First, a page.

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The Divideby Nicholas Evans
Synopses & Reviews
Two backcountry skiers find the body of a young woman embedded in the ice of a remote mountain creek. All through the night, police work with arc lights and chain saws to dig her out. But identification doesn't take as long. Abbie Cooper is wanted for murder and acts of eco-terrorism, and her picture is on law-enforcement computers all across America. But just how did she die? And what was the trail of events that led this joyous, golden child of a loving family so tragically astray?
In a journey of discovery and redemption, from the streets of New York to the daunting grandeur of the Rocky Mountains, The Divide delves into the dynamics of a fractured family and their struggle with the pain of lost happiness. Electrifying and heartbreaking, master storyteller Nicholas Evans's new novel delivers an extraordinary tale about the timeless power of nature, and about the yearnings, hopes, and disillusionments that connect —and separate — all men and women.
"This fourth novel lacks the power and intensity of Evans's third, The Horse Whisperer (1995), and it's not nearly as carefully written. A pretty, upper-middle-class girl is discovered frozen in Montana ice and is soon identified as Abbie Cooper, wanted for murder by the FBI. After a promising beginning that introduces a colorful cast of Montana locals, Evans breaks off and flashes back to Abbie's upbringing in suburban New York, and centers the book on Abbie's now-divorced parents, Ben and Sarah. Evans follows the Coopers' high-end careers and estrangement from their domestic lives in meticulous, mind-numbing detail; their separation propels the already idealistic Abbie into the arms of Rolf, a shadowy eco-terrorist. As Abbie's Patty Hearst — like adventures in the eco-underworld slowly unfold, Ben takes up with Sante Fe — based artist Eve, and Sarah is left alone with son Josh, who emerges late in the novel as an improbable principal. Compelling minor characters like Sheriff Charlie Riggs and besieged ranchers Ray and Martha Hawkins are largely wasted. All winds down to a sadder, wiser, relatively reconciled ending that conforms to the norms of family drama, and of romance. The most vivid thing in the book is the wrangling early on over Abbie's remains. 500,000 first printing. Author tour. (Sept. 27)" Publishers Weekly (Copyright Reed Business Information, Inc.)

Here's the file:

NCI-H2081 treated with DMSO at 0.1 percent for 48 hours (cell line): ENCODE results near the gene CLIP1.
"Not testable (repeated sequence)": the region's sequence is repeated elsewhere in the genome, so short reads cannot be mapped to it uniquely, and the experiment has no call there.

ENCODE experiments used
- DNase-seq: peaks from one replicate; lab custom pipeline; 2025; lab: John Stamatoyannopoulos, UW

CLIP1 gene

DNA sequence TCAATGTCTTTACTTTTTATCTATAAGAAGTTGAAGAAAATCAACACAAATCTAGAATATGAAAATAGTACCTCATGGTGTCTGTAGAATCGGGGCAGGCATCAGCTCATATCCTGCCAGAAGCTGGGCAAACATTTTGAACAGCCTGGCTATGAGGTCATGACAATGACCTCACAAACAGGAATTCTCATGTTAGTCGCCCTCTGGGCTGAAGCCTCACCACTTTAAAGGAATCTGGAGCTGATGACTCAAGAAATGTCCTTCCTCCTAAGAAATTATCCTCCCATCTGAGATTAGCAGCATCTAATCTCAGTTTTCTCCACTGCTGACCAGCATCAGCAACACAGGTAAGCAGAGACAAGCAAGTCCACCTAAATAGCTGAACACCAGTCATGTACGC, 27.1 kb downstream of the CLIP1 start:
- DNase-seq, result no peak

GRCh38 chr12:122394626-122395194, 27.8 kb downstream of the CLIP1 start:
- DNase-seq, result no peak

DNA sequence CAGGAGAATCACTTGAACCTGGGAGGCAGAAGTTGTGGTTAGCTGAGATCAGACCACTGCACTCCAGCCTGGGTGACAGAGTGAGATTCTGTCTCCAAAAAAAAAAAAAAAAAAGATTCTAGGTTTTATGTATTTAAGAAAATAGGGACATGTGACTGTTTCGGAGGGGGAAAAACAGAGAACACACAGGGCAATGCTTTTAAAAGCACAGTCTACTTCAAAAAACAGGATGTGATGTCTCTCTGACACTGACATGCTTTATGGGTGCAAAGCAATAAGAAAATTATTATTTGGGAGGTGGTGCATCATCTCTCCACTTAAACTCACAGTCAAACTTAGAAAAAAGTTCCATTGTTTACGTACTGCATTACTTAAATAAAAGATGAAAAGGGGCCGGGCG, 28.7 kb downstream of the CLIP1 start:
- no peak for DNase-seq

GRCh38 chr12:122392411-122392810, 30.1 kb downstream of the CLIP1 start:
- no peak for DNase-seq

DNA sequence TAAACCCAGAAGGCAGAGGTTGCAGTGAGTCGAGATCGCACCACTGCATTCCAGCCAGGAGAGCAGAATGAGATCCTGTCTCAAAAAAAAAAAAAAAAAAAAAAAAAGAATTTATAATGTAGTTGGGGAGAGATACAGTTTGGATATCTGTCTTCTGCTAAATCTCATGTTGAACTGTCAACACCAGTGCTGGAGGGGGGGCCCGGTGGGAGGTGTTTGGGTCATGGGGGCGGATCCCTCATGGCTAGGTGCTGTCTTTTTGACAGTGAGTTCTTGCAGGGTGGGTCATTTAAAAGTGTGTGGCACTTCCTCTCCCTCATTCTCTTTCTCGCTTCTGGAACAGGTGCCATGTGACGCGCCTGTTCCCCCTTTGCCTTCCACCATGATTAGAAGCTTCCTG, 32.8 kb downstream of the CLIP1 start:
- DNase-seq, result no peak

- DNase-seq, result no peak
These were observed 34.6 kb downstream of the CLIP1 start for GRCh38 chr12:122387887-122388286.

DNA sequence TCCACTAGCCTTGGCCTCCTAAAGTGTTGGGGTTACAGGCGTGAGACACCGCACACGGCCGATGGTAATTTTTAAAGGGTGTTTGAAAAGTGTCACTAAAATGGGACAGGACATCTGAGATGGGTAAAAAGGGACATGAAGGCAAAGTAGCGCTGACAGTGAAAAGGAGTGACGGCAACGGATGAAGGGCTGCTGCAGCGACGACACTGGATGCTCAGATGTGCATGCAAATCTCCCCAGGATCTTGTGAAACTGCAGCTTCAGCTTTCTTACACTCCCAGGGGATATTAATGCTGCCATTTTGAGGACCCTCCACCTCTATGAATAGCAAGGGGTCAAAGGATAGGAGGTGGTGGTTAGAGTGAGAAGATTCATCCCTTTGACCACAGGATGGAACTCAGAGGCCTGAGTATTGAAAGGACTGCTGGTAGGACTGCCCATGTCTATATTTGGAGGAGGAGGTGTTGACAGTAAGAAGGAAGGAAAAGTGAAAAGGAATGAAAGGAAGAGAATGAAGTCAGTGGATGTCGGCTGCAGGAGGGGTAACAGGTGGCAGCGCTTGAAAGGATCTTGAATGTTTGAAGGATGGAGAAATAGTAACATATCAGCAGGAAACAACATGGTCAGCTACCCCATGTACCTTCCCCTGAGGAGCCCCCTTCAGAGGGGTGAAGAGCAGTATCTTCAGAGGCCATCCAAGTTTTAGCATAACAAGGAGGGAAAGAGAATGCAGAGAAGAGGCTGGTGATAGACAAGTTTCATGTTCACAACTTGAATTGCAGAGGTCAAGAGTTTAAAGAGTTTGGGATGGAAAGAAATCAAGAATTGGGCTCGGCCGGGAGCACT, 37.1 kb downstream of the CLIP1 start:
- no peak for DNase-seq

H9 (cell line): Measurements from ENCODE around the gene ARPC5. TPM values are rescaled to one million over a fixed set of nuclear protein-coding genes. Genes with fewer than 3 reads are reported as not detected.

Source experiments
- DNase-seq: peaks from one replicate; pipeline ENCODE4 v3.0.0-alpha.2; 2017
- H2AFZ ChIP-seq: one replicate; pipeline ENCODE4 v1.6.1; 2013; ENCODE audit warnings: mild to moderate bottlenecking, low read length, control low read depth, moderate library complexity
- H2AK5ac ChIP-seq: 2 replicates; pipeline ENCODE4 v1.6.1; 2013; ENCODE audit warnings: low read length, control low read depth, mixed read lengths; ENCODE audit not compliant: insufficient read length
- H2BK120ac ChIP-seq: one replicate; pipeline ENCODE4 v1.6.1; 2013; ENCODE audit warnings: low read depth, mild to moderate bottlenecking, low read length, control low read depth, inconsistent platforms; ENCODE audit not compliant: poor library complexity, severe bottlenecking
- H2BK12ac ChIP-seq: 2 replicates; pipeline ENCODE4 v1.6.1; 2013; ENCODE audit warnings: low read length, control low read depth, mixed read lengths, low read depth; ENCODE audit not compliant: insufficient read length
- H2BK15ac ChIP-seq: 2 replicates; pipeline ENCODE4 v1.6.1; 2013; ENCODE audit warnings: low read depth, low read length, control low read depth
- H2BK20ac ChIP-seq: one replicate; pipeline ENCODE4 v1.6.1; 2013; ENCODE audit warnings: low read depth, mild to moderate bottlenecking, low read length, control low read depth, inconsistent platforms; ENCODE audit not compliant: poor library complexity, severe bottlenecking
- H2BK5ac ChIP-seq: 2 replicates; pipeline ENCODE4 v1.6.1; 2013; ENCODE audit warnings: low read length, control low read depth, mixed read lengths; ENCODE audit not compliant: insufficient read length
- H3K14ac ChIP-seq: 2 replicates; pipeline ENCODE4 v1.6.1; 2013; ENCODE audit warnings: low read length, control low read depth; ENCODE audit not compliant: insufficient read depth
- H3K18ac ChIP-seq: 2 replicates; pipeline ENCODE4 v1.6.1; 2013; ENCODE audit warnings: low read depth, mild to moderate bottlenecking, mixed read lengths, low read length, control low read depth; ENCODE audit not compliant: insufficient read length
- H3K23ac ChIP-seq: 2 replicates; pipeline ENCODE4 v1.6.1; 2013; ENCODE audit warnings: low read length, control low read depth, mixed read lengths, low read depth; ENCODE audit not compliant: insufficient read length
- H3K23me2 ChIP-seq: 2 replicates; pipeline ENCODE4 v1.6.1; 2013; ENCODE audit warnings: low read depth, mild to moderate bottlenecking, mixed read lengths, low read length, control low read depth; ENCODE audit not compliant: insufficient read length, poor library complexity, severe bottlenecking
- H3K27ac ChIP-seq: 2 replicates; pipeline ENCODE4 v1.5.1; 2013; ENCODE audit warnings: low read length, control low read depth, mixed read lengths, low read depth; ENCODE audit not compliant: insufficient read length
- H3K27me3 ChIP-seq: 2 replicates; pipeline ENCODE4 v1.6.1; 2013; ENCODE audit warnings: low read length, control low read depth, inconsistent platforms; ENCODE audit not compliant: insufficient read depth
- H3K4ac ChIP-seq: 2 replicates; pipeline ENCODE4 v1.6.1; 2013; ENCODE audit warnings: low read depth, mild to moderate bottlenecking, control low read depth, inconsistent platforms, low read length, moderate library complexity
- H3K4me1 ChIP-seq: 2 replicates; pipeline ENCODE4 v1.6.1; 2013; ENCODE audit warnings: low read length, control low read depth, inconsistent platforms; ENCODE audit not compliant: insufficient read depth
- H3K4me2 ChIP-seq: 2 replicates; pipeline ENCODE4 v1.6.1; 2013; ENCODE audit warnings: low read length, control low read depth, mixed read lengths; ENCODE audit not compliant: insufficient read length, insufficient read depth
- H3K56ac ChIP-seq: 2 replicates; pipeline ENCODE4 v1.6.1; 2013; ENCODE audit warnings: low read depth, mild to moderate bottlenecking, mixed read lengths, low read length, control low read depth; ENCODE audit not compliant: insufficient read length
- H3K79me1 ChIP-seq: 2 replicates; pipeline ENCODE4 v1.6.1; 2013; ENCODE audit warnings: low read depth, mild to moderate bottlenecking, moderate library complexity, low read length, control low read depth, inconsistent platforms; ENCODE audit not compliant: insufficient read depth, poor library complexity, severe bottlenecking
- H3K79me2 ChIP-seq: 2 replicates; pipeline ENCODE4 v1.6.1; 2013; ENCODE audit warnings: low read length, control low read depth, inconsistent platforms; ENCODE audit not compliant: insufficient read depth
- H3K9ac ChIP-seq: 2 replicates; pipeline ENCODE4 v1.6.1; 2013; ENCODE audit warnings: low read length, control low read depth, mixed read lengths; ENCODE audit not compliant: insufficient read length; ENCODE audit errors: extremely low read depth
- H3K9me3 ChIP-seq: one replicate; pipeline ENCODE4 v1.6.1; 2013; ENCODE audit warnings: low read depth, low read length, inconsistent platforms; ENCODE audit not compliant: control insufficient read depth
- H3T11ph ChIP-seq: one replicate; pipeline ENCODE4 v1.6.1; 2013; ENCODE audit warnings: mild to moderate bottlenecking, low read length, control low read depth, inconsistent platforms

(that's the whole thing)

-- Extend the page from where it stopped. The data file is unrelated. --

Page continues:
"As with Evans's other novels, the landscape figures as prominently as the characters, though at times the descriptions are slightly overwritten and preachy. Nonetheless, this is an engaging story that Evans's fans will want to read." Library Journal
"Part thriller, part family drama....The bestselling author of The Horse Whisperer returns to the rugged American West for this story of a damaged family's eventual redemption." Kirkus Reviews
"Sure to be a runaway success, this lyrical novel runs the gamut from devastation to despair to deliverance." Booklist
"The Divide may be a mystery, a drama and a travelogue tangled up in one volume, but the sum of its parts never adds up to a compelling whole." Rocky Mountain News
"The Divide is readable, boasts an involving plot and big themes. What hobbles it are predictability and wooden writing." Dallas-Ft. Worth Star Telegram
A woman wanted for murder and acts of terrorism is found embedded in ice in the backcountry. What trail of events led the once joyous, golden child of a loving family so tragically astray? And how did she die?
About the Author
Nicholas Evans is the bestselling author of The Horse Whisperer (which has sold more than ten million copies worldwide and has been translated into thirty-six languages).
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